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The Search for My Ideal GTD App

The Search for My Ideal GTD App
The Ideal GTD App?

Over the last few weeks, I’ve been looking for an online service to help me stay organized. My system at the moment is a patchwork of paper, desktop apps, and willpower that has worked well enough in the past but has begun to come apart at the seams as I take on a growing number of responsibilities. Since I work at several different locations, I need to be able to access a single source where I can access tasks, files, and reference information — from wherever I happen to be.

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I’ve yet to find the system that works best for me, although there are plenty of slick apps that look promising until I actually get down to working with them. After a few days of excitement, I find myself coming up against barriers to productivity — some of them because of poor design, some because of differences in philosophy between myself and the programmers, most because I’m simply not the target client — and find myself spending time looking for workarounds to make the system work rather than actually getting stuff done.

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Looking at and evaluating all these applications has forced me to consider what exactly it is that I’m looking for in an ideal GTD app. Here are a few of the features I think are important:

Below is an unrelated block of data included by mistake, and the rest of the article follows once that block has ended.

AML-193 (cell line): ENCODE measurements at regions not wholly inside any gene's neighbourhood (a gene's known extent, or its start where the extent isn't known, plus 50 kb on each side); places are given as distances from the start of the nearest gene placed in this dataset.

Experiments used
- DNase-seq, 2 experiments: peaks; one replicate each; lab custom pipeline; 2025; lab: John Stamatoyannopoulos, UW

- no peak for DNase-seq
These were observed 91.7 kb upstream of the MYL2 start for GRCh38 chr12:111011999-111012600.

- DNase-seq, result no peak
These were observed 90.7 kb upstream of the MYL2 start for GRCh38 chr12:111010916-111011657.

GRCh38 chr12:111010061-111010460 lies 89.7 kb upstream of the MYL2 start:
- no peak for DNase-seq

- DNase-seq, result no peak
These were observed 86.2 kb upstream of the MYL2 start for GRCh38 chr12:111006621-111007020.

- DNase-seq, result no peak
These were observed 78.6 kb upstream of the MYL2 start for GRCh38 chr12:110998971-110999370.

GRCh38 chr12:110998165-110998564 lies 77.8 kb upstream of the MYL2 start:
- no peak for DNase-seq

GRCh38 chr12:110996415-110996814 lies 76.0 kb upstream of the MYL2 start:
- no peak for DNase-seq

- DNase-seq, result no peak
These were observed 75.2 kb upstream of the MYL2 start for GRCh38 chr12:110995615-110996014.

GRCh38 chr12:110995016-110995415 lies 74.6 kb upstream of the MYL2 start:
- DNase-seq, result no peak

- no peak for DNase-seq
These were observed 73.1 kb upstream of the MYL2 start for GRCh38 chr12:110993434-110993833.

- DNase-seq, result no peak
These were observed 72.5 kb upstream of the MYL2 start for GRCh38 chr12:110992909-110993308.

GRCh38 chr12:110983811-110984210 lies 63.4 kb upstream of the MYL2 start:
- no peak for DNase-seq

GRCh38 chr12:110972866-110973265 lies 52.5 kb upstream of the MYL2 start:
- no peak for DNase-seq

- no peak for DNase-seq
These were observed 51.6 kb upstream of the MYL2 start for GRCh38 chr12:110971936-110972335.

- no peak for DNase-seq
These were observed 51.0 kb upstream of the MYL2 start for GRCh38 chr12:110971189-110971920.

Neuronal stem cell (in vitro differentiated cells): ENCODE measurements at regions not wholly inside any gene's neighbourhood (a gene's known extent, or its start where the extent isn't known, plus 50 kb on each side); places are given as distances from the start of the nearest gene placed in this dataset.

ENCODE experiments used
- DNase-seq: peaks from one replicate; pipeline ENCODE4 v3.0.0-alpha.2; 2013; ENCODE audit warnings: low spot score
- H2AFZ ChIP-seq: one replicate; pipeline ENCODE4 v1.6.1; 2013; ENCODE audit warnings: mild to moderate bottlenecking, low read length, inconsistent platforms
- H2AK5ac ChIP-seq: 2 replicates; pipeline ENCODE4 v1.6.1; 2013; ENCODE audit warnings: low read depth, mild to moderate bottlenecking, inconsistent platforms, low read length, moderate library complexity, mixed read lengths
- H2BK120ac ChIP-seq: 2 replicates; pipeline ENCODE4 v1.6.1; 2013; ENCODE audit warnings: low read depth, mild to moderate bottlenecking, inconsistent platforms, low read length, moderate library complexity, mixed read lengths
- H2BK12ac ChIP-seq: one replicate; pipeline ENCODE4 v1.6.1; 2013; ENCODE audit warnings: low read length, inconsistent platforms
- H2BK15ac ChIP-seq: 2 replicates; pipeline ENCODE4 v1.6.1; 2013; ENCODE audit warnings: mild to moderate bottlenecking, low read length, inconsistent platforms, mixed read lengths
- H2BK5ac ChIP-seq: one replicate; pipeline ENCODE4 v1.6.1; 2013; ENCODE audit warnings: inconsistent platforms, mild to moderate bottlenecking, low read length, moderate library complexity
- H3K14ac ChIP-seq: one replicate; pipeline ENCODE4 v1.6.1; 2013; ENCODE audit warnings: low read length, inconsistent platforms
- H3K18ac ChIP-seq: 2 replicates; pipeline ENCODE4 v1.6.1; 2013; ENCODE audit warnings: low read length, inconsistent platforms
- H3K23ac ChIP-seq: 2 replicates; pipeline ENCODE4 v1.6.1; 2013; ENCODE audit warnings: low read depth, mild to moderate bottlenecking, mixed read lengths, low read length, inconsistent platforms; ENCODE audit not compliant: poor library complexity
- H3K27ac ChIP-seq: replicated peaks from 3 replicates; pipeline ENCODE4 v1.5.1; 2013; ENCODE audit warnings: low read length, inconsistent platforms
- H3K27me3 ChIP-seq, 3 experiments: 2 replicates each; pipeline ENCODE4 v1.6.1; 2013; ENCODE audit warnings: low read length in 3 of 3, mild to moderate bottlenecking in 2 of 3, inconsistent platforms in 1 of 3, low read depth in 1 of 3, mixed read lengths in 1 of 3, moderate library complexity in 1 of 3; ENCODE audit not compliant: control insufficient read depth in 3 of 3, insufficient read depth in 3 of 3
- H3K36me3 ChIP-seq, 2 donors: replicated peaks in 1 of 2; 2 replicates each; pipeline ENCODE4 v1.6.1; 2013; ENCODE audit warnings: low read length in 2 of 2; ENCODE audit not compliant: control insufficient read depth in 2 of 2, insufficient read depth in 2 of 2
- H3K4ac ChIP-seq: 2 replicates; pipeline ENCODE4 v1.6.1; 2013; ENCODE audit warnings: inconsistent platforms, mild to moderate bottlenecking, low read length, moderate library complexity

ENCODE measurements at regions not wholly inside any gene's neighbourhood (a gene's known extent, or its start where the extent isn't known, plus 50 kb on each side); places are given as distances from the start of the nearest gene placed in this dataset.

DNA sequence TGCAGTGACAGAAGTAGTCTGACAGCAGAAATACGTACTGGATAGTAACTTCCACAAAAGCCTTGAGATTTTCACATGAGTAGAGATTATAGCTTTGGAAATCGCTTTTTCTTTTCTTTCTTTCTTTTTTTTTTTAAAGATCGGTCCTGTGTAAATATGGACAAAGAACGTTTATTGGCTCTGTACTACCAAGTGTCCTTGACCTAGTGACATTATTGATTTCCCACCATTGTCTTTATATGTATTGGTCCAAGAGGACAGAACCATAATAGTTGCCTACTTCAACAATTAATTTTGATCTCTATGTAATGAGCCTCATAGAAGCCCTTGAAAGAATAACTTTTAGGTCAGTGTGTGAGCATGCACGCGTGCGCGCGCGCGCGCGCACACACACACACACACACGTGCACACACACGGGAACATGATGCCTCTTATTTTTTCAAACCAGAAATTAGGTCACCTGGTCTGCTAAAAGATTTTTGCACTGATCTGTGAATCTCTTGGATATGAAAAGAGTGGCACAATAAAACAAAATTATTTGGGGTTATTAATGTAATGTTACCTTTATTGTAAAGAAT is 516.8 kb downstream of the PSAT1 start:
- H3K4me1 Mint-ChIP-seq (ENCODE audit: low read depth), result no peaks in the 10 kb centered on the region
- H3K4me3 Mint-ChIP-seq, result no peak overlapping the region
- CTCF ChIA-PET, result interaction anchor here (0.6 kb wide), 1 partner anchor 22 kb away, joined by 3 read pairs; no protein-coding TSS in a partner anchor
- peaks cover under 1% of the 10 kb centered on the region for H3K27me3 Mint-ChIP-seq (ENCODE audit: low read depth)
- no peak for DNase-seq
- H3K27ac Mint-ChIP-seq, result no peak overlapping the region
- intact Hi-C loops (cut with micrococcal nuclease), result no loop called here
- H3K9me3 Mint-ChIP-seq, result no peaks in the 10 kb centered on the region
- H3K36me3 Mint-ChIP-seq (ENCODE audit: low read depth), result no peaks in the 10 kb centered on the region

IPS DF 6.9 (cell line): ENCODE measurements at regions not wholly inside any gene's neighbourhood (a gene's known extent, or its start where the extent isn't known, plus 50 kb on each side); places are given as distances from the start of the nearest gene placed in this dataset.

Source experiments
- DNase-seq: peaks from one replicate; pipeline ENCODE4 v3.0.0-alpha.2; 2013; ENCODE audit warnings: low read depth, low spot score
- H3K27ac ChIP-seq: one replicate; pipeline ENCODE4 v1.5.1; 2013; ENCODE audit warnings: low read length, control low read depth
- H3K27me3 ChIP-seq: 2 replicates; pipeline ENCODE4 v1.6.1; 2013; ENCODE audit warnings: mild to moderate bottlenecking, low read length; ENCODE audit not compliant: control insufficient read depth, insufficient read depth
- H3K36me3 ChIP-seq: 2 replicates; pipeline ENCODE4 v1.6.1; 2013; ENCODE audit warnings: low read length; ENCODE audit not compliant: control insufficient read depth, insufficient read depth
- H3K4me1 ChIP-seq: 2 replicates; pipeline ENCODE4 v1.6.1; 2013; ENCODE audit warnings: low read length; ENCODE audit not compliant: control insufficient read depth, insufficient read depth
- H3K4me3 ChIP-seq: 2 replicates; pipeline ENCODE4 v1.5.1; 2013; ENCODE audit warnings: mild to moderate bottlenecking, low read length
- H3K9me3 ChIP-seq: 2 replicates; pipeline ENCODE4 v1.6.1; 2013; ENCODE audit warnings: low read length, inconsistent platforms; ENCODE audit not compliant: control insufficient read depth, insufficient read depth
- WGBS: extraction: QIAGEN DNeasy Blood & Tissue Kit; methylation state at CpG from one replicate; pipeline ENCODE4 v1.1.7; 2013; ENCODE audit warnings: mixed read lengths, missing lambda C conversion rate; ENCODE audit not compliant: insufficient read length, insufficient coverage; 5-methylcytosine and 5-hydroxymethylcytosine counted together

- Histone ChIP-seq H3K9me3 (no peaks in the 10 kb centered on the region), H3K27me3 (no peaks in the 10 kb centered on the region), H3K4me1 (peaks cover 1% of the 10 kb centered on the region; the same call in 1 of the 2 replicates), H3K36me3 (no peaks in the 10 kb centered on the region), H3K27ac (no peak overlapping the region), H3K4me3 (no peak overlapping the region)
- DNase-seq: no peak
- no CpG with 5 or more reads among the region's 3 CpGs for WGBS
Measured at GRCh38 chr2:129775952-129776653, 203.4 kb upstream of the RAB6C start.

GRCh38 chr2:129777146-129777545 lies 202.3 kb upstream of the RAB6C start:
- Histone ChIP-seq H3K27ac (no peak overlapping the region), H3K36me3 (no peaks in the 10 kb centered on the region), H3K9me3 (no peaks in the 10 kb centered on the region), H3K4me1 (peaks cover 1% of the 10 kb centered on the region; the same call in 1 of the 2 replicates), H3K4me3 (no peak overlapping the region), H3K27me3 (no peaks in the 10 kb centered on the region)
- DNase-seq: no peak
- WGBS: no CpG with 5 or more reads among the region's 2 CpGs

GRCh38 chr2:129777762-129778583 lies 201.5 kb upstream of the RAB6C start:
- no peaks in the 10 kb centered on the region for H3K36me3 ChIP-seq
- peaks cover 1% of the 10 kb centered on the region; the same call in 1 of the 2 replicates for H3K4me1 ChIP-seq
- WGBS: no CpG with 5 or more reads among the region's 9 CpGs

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  • Supporting materials should be bound to projects: Most of my projects involve the creation of documents, and many of them have associated reference materials as well. I would like to be able to look at a project, or a task under a project, and with a click create or open an associated document. For instance, I’m working on a long academic article for a book; I’d like to have all of my notes, PDFs of research materials, drafts, and other materials available whenever I open that project. Foldera does this in a way, but I’ve found it difficult to work with, and it is geared more towards business collaboration than towards individual task management.
  • Document editing: I want to be able to create and edit documents from within the same interface that I use to look at my projects and tasks. Whether this uses an internal document editor or a link to a third-party service like Google Docs or Zoho doesn’t matter, as long as the document is saved back to the project it belongs to. So using the above example, if I am working on a draft of my article, I want to be able to open the document, write, and save the document back into the project it belongs to.
  • Bulk upload: Why on earth do so many online apps allow you to upload documents only one at a time? What I’d really like to see is a desktop app that would allow me to synchronize files, perhaps by flagging them on the desktop in some way, and then upload them in the background — but I’d settle for a file manager that either allowed me to drag and drop multiple files or ctrl-select them to upload all at once.
  • Integration with desktop tools like Outlook: I’d like to be able to work in Outlook or other desktop apps and have the work appear in my online space — and vice versa. So when I check a todo list item “done” online, it’s also marked “done” in Outlook. Several online apps do one-way imports from Outlook, and a few do manual syncs — I don’t see why this couldn’t be automated.